The execution plan has the same plan hash value, so it is the same plan. However, the cost has increased significantly (from 22 to 3178). This reflects how the table has grown over time, and that is the problem. The full scan of the index was fast when the table was small, but as the table has grown over time, the scan is also taking longer. By the time I came to look at it, it was quite significant.
In this case, we created a new index on PS_CDM_LIST leading on CONTENTID to satisfy this query. The result was to improve the performance of this statement, and a reduce in time spent holding blocking locks which has further benefits.

What is going on here? 

This is SQL statement is a regular part of the application. The SQL ID doesn't change because it uses a bind variable. The execution plan hasn't changed either because the optimizer can't find a better option. The execution plan we obtained from AWR was the first such plan captured for that combination of SQL ID and plan hash value. AWR may, in fact, is very likely to, have captured that plan again subsequently. However, it did not update the plan in AWR, and the old plan was never purged.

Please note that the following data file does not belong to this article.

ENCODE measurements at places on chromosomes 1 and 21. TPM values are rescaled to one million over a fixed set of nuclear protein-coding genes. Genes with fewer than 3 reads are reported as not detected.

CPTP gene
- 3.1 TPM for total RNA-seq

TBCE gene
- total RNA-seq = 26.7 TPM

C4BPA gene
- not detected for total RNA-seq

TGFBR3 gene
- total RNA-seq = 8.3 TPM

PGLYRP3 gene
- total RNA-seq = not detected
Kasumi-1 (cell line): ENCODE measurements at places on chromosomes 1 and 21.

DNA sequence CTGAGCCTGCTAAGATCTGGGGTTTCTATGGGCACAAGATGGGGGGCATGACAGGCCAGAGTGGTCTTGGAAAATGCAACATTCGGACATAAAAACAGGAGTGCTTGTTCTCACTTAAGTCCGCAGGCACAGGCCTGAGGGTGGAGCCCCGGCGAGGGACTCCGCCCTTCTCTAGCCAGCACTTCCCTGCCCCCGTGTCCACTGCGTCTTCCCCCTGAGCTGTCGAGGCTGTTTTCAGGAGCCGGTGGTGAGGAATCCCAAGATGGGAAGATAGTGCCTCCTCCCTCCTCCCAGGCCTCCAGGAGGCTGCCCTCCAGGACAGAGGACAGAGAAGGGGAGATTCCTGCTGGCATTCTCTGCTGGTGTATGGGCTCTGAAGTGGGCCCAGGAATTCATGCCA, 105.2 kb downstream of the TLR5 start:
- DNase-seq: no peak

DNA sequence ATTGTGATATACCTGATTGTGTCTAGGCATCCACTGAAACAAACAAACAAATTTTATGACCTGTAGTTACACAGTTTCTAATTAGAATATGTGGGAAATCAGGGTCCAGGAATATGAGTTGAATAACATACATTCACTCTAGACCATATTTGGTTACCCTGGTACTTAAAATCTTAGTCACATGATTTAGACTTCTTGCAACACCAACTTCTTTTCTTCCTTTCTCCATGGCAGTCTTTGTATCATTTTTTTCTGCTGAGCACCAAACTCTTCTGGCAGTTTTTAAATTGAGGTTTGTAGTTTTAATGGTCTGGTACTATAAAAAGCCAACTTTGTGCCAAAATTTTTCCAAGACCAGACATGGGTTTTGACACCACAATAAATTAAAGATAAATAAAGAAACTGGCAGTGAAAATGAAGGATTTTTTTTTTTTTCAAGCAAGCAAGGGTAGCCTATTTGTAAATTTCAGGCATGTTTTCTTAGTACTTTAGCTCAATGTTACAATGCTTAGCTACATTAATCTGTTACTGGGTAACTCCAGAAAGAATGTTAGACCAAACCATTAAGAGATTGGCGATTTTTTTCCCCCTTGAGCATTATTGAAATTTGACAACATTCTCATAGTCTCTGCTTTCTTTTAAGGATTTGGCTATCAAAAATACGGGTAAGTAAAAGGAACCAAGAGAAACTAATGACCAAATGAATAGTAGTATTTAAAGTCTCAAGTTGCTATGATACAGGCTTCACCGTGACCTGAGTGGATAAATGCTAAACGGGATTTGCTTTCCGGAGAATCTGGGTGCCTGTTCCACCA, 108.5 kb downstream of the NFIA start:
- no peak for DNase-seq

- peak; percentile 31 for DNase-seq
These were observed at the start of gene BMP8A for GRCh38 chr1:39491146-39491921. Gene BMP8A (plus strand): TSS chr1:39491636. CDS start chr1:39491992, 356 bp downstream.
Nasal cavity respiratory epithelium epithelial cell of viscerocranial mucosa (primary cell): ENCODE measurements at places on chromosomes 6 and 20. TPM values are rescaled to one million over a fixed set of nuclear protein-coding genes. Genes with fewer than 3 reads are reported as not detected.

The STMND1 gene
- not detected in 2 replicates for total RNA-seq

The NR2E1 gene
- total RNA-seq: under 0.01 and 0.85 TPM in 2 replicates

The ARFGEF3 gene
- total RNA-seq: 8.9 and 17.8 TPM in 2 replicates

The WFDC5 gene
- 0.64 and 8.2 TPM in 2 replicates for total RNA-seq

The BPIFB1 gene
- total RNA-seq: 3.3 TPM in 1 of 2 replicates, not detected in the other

The original cost (22) was the cost then, not now. The value of the bind variable (17776) was the value then not now!
So how do you know you are looking at a plan with old costs and bind variables? You don't.  There is nothing explicit to warn you to go and check.
However, if things are not making sense, see if the cost for the same plan is close to the costs stored in AWR.
If you use EXPLAIN PLAN FOR you may get a different plan, in which case you will need to use the hints in the outline section of the execution plan (not shown above) to force it to produce the same execution plan before you can compare costs.

Truncate AWR tables (unsupported)

When WRH$ tables grow too large so that they cannot be purged